When divorced with children, having a co-parenting calendar is vital.
Being organized will not only help you but also the well-being of your children.
What is an Effective Co-Parenting Calendar?
Also called a visitation schedule, custody schedule, or parenting time calendar, a co-parenting calendar is an important part of your divorce proceedings.
An effective co-parenting calendar takes into account the physical, emotional, and developmental needs of the children before anything else, before the needs want and desires of the parents even.
It will ensure that the children continue to have stable care and as much consistency as possible without denting their need to have both parents fully in their lives.
Why Do We Need a Co-parenting Calendar?
A co-parenting calendar makes it clear who has responsibility for the children when so that they don’t slip between the cracks and there are minimized conflicts over parenting time and responsibility.
The more detailed the calendar, the less opportunity for conflict.
Here are some of the benefits of a detailed co-parenting calendar:
- A set schedule can help everyone adapt to life after your divorce
- You and the other parent know exactly what is happening on any given day
- You can make regular and consistent plans for your children, such as music lessons
- Your children will feel more secure and self-confident knowing their schedule in advance
- You and the other parent can plan a consistent parenting routine at both homes
- You may reduce your legal costs because there are fewer disagreements on visitations
- It reduces the potential for arguments, miscommunication, and conflict over visitations
What information do I need before making a co-parenting calendar?
When you and the other parent sit down together to create a co-parenting calendar, it helps to have all the actual dates, times, and other scheduling details in front of you.
Because you and the other parent are dealing with approximately a year’s worth of scheduling, you should not rely on your memory or guesswork when creating a parenting time schedule.
Here are some of the things you should have with you when creating a co-parenting calendar:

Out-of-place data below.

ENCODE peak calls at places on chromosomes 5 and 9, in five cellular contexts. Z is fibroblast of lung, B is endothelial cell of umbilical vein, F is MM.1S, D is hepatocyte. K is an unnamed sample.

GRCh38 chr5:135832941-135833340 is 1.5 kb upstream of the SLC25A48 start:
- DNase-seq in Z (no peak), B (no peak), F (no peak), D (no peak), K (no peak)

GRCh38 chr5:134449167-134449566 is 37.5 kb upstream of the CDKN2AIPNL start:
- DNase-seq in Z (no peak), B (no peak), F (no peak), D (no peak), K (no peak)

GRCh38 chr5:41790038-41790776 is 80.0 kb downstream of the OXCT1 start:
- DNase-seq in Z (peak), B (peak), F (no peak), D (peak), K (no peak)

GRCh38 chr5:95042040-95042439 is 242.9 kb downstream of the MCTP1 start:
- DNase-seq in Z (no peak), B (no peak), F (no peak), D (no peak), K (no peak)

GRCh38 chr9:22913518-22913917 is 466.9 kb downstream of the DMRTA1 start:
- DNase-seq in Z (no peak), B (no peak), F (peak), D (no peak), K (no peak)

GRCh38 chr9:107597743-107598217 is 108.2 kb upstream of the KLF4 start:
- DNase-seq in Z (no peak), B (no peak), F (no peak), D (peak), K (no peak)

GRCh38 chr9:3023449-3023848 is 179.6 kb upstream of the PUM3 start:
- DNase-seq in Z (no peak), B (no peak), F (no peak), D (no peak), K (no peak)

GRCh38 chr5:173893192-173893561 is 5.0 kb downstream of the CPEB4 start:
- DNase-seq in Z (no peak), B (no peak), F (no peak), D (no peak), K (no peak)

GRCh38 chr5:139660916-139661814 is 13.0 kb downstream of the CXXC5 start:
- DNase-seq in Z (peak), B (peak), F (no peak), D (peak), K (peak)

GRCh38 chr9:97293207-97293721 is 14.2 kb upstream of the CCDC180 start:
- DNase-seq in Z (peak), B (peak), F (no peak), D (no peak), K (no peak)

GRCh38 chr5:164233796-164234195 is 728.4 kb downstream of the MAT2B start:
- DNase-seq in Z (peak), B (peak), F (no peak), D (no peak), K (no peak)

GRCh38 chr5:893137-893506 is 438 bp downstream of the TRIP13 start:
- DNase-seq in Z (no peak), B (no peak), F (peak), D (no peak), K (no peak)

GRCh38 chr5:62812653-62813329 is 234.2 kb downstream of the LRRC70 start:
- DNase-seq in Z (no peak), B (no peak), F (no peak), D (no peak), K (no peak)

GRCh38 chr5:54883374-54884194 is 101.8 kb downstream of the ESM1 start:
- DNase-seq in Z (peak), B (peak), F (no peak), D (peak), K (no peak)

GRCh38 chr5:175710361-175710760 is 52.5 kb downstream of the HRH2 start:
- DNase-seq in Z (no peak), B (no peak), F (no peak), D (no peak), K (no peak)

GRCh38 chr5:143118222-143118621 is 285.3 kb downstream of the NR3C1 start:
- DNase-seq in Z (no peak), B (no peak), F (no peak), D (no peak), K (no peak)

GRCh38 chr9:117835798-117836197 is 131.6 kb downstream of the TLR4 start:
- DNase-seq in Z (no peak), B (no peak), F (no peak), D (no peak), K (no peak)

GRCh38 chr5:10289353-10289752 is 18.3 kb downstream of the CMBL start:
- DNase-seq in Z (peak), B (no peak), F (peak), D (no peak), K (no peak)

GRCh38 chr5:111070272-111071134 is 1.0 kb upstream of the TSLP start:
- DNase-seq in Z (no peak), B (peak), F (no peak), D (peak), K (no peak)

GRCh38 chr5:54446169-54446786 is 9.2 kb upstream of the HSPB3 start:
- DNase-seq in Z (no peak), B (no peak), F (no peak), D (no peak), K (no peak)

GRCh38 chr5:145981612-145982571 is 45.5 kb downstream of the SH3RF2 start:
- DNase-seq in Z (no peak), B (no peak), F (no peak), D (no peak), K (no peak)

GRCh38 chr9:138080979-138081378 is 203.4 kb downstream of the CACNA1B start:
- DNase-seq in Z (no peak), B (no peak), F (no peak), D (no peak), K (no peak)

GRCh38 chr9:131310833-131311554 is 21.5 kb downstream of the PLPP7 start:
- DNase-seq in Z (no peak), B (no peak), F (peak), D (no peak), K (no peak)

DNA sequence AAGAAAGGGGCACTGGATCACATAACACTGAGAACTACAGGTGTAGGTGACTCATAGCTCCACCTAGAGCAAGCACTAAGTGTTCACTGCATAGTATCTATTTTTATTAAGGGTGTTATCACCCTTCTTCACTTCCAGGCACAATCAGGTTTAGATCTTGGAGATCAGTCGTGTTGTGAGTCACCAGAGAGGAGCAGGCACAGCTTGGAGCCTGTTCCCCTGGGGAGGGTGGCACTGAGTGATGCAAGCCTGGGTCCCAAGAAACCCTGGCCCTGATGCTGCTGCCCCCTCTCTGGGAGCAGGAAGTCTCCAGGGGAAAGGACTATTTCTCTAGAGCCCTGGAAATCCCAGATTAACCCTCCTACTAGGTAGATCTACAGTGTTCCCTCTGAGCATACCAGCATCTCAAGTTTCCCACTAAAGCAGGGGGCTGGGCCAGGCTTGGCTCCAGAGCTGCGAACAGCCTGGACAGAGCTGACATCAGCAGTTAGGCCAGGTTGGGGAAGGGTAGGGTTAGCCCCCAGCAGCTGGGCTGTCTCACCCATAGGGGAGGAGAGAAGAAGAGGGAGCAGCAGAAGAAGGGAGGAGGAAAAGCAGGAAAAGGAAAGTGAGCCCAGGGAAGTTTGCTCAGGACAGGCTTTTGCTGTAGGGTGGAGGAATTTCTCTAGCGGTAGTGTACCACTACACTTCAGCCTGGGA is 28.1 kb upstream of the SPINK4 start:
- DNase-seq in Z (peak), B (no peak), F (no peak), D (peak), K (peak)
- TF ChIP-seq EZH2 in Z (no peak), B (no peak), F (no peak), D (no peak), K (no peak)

- Beginning and ending times for each child’s school, including any shortened days
- Beginning and ending times for each child’s extracurricular activities, such as music lessons
- Days off of schools, such as teacher preparation days or school breaks
- Days of state or national holidays, such as President’s Day
- Beginning and end of summer vacation
- Any third party visitations, such as spending a week with grandparents in the summer
- Any other holiday or event, such as religious celebrations or vacations
Here are some things to avoid when creating a co-parenting calendar:
- Avoid lengthy overnight visits for small children.
- Be Careful about the number of transitions between households in a week.
- Don’t have too many unreasonable transition times, such as early in the morning or late at night.
- Avoid restricting the children’s access to the non-custodial parent unless the other parent is found unfit by the court.
- Avoid excessive travel if the two residences are too far apart.
Once I Have A Working Plan How Do I Make Sure It’s Working?
You can ensure your co-parenting calendar is meeting your children’s needs by noting in a parenting journal that keeps notes on the children’s experience ranging from your children’s temperament to any missed visitations.
By keeping a parenting journal, you will begin to recognize patterns in your children’s behaviors and note any parts of the schedule that just don’t work.
Not only does this aid in working with the co-parent if changes are needed, but should you need to make a legal change, the court will always be more receptive to documentation over unsupported opinion.
What if the other parent doesn’t want to make a co-parenting calendar?
If the other parent refuses to make a co-parenting calendar, you are better off producing one than not.
It shows that you are actively engaged in your children’s well-being and willing to consider their need for their other parents.